3.8 Effect of PCM location either at the indoor or at the outdoor side of the insulation in the exterior walls

The following two cases are compared:

  • A 50 mm PCM layer (150 kJ/kg phase change heat, 20°C-26°C phase change temperature range) is added next to the indoor side of the insulation layer in the TGH exterior walls. Interior walls remain unchanged.
  • As above, but with the PCM layer located next to the outdoor side of the insulation layer.

The predictions verify that, in the absence of opposite fenestration, in both cases, the changes in the thermal behavior of the house are negligible along the entire typical year in Athens (maximum indoor temperature difference ≅ 0.2°C).

3.9 Effect of locating PCM either between brickworks or between plaster-boards in the interior walls

The following two cases are compared:

  • A 100 mm PCM layer (150 kJ/kg phase change heat, 24°C-30°C phase change temperature range) is located into the interior walls of the TGH, which now consist of a central PCM layer with 90 mm brickworks and finishing layers on both sides. Exterior walls remain unchanged.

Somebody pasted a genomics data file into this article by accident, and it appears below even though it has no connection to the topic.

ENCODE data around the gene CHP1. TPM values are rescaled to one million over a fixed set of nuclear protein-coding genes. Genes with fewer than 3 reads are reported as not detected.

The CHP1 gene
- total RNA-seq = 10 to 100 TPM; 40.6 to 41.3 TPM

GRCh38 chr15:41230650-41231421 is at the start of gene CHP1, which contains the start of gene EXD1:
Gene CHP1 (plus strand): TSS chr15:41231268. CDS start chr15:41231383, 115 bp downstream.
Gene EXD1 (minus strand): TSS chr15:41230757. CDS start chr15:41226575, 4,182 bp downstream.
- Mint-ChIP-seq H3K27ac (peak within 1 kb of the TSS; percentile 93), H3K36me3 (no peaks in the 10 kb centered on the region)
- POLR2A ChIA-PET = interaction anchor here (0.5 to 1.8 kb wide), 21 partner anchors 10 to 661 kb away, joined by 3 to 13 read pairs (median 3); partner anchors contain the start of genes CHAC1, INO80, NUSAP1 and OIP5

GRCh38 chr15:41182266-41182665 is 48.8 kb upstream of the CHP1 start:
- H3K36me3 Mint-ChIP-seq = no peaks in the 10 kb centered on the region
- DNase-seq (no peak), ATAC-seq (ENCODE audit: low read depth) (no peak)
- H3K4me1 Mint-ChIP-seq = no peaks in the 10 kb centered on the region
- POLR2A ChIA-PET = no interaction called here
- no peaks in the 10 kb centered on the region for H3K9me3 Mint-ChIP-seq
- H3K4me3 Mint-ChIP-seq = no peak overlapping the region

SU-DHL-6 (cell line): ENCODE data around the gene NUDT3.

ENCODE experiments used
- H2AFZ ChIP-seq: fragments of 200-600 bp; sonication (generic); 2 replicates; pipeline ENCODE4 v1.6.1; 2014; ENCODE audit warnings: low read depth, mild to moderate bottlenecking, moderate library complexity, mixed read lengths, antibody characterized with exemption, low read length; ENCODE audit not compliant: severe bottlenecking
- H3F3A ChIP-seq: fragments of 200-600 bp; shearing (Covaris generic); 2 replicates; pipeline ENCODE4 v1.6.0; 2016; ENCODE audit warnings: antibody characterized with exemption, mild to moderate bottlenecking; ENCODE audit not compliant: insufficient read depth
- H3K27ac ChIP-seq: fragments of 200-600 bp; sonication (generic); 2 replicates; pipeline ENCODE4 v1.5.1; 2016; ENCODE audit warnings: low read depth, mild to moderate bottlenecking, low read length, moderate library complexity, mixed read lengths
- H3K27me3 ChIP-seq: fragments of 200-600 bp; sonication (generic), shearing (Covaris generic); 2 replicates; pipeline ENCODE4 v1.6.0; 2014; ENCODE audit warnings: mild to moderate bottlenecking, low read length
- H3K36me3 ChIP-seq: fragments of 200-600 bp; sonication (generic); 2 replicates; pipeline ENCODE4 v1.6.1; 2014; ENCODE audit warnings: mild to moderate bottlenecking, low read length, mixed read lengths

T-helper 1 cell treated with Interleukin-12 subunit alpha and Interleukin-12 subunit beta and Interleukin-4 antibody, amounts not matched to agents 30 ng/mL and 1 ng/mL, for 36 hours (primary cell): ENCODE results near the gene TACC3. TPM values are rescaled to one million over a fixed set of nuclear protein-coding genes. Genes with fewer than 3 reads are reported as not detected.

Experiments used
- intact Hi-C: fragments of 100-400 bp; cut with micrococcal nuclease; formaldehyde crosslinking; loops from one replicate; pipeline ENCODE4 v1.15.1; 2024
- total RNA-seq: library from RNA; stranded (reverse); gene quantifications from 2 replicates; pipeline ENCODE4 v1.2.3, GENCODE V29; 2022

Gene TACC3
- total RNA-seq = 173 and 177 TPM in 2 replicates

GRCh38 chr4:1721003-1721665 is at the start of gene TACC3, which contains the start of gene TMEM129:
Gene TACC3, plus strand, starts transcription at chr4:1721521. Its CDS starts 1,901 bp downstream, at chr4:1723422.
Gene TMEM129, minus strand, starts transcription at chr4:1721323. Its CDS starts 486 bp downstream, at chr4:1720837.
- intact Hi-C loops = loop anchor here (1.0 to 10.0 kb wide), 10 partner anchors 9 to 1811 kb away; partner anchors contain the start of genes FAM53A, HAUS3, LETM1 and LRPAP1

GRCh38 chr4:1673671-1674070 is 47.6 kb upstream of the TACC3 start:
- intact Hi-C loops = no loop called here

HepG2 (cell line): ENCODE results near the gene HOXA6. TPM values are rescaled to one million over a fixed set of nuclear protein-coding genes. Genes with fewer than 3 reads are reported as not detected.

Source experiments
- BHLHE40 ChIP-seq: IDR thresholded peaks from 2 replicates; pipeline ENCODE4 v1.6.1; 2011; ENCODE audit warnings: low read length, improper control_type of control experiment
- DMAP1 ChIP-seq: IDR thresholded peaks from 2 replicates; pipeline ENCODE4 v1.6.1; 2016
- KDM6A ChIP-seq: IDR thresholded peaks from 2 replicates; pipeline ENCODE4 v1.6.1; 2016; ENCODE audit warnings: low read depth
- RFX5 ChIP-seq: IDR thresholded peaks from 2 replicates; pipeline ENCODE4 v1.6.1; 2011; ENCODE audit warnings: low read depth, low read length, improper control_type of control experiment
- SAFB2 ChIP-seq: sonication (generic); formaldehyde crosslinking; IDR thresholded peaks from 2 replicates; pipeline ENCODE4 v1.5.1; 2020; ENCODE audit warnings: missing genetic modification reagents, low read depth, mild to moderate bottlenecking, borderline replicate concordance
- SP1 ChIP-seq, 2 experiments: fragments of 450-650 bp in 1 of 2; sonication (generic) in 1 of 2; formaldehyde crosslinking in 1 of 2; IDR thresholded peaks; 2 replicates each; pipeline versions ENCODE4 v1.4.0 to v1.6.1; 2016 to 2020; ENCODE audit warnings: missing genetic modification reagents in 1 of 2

• As above but with the brickworks and finishing layers replaced by 12 mm plaster-boards on both sides of the PCM layer.

The predictions show that, as expected, light construction elements (i.e. plaster-boards) are superior to conventional (heavy) ones (i.e. brickwork) as the former enable PCM to “feel” faster the temperature variations of the indoor air and the incident solar radiation through fenestration.

3.10 Effect of the phase change heat of PCM located into the exterior walls

The following cases are compared:

  • A 50 mm PCM layer (150 kJ/kg phase change heat, 24°C - 30°C phase change temperature range) is added next to the indoor or outdoor side of the insulation layer in the TGH exterior walls. Interior walls remain unchanged.
  • As above but with 200 kJ/kg PCM phase change heat.